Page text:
An essay on Plain Truth Ministries' web site comments:

"Methods some Christians use to determine God's will are highly subjective -- arising from the individual's own perception and experience. Such messages are subject to personal interpretation. ....And ironically, in many cases, these perceived messages from God seem to affirm what the individual wanted to do in the first place." 2

Ultimately, faith groups generally base their beliefs on four factors:

  1. What the Scriptures say, as interpreted by the groups' theologians and founder(s);

  2. What traditions says: the teachings of the faith group and the traditional beliefs of the religion to which it belongs;

  3. People's personal experiences; and

  4. The findings of science.

More conservative faith groups tend to emphasize criteria 1 and 2; more liberal/progressive groups tend to emphasize 3 and 4. This means that a consensus is often impossible.

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Using reason to determine the will of God:

Rather than looking for a magical solution to assess God's will, some Christian web sites suggest that one use reason and study:


Author Bruce Waltke writes:

"The New Testament gives no command to 'find God's will,' nor can you find instructions on how to go about finding God's will. There isn't a magic formula offered Christians that will open some mysterious door of wonder, allowing us to get a glimpse of the mind of the Almighty." 4


Plain Truth Ministries suggests:

"God expects and directs ... [believers] to think, research and seek counsel in order to make wise decisions."


The Word in Life study Bible states:

"God has clearly and objectively told us what He wants throughout the Bible. For example, the Ten Commandments give straightforward instructions to guide our behavior in numerous areas of life. Likewise, one of the New Testament letters to the Thessalonians says plainly, 'This is the will of God.' (1 Thessalonians 4:3)." 5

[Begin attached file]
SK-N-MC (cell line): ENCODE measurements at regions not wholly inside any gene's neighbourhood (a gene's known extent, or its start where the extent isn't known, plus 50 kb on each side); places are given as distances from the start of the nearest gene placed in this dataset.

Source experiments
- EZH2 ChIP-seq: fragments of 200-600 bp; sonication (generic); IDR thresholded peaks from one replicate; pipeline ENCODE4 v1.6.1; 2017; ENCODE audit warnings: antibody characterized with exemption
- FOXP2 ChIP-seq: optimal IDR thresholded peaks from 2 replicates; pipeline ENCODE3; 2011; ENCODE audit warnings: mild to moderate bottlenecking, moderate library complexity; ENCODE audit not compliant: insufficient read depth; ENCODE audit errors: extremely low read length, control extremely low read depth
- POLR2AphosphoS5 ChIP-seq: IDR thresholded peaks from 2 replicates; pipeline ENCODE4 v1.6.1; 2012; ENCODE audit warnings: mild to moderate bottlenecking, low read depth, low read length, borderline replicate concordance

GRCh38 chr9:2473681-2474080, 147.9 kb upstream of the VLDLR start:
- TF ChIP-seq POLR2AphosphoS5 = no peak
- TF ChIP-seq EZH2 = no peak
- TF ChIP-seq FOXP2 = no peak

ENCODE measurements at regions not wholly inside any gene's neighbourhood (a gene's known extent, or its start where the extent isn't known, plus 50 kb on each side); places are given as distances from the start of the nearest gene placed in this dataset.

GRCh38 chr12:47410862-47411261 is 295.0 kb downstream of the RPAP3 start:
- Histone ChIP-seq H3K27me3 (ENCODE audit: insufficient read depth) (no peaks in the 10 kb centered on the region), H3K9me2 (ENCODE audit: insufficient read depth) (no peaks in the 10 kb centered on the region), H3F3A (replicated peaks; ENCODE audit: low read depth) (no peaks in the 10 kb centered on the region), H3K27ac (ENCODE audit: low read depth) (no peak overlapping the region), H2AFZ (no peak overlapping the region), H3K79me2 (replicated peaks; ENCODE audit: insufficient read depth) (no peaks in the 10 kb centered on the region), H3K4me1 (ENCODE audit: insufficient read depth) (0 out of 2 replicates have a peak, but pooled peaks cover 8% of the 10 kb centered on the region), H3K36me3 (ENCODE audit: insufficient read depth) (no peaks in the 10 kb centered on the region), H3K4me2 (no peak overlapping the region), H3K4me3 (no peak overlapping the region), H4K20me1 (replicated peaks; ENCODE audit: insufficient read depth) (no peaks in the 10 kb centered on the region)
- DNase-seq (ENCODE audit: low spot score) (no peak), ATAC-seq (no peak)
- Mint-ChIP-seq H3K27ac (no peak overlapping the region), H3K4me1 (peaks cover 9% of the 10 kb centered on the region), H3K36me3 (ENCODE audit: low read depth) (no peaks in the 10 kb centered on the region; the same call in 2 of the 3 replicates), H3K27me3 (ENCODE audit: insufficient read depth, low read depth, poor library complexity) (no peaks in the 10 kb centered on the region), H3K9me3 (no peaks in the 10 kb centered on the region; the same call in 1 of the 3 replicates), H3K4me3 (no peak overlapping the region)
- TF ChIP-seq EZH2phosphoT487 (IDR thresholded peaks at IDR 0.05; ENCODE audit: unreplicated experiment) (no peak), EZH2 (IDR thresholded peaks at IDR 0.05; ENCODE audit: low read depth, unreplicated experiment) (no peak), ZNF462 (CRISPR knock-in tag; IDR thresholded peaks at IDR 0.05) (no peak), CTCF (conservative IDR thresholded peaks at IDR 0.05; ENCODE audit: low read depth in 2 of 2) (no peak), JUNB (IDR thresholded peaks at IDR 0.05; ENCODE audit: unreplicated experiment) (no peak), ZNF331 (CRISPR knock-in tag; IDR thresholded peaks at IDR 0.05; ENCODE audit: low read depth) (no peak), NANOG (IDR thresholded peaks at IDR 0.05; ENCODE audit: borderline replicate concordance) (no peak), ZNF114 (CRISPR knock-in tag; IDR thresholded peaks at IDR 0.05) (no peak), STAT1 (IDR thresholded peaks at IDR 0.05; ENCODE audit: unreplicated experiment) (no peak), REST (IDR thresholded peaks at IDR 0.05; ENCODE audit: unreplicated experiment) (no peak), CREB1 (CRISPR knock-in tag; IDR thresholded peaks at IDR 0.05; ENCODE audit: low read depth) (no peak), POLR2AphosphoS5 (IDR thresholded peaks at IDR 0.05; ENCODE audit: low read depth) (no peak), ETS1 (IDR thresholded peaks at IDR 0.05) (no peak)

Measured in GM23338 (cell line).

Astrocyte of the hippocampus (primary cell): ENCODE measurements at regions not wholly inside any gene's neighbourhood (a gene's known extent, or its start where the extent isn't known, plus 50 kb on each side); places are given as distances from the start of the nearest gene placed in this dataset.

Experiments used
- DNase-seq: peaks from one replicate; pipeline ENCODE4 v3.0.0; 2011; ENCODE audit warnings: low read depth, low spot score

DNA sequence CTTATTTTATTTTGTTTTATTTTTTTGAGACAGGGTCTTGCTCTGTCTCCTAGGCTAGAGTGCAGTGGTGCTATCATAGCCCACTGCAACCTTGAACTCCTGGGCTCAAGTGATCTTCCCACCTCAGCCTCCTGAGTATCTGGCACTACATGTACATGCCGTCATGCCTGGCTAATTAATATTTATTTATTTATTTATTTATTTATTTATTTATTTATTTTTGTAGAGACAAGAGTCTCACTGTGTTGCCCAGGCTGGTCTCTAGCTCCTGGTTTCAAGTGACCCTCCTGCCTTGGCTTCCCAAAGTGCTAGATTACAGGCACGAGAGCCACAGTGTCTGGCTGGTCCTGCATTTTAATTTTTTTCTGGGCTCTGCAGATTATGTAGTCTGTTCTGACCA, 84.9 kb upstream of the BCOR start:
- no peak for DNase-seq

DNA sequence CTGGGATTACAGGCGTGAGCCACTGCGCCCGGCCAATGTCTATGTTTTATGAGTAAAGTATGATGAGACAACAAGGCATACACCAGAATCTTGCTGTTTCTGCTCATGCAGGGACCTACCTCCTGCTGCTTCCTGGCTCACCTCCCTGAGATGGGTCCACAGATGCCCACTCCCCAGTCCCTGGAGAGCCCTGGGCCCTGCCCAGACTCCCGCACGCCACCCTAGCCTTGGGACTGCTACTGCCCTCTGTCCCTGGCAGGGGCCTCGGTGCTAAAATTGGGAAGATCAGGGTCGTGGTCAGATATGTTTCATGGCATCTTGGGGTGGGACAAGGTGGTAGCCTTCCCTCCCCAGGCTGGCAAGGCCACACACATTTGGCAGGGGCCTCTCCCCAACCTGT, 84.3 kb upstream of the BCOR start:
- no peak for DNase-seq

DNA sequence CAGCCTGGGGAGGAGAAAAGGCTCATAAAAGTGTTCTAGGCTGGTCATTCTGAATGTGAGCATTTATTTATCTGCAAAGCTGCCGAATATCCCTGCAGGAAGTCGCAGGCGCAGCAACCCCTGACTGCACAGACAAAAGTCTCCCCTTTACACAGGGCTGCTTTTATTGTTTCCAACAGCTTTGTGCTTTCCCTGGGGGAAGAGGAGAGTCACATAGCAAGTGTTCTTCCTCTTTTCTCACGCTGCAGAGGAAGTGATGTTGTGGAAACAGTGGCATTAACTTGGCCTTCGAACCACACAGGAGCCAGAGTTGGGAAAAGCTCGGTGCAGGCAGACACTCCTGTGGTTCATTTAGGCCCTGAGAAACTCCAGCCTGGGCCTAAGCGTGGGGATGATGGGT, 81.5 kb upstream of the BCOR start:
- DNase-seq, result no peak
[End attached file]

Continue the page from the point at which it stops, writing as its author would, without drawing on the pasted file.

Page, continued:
Author George Mueller suggest that one use reason and biblical study to reach a tentative conclusion. If one's mind is at peace with the decision after a number of petitions to God, then he suggests accepting the decision. Members of The Church of Jesus Christ of Latter-day Saints -- the Mormons -- often use this method. Mueller writes:

"Through prayer, the study of the Word and reflection, I come to a deliberate judgment according to the best of my ability and knowledge. If my mind is at peace and continues so after two or three more petitions, I proceed accordingly. I have found this method always effective in [either] trivial or important decisions." 6

Unfortunately, reason, prayer to God, and other techniques do not seem to help individuals and faith groups determine the truth on many dozens of different topics. If there were a technique that worked, then all Christian faith groups would converge on a single truth. Roman Catholics, fundamentalists, liberal and progressive Protestants, Mormons, Jehovah's Witnesses, Christian Scientists, etc. would all teach the same beliefs. There is no sign of this happening, so it may be that there is no mechanism by which the truth can be determined.

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Related essay:

A search at for books about assessing the will of God:

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Sponsored links:

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References used:

  1. "Plain Truth Ministries Update" 'God spoke to me!'," mailing list, 2004-OCT-04.
  2. Monte Wolverton, "In Search of God's Will," Plain Truth Ministries, 2004-SEP/OCT, at:
  3. Neal Griffin, "Can ordinary Christians determine the will of God?," Truth & Freedom Ministry, Inc., (1993), at:
  4. Bruce Waltke, "Finding the Will of God,"
  5. "Word in Life study Bible" , Logos Library System, Thomas Nelson, Inc., (1997). Online at:
  6. Quoted in: R. Dwight Hill, "Seven guidelines in helping you determine the will of God," Berean Publishers, New Zealand. It was online at: This appears to be offline.
  7. "Co" is one of many proposed gender-neutral personal pronouns, like she and he, except that a gender is not implied.
  8. Paul Strand, "Vice President Pence Blasts ABC's 'The View': Christianity Is NOT a Mental Illness," CBN News, 2018-FEB-14, at:

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Copyright © 2004 to 2018 by Ontario Consultants on Religious Tolerance
Original posting: 2004-OCT-05
Latest update: 2018-MAY-28
Author: B.A. Robinson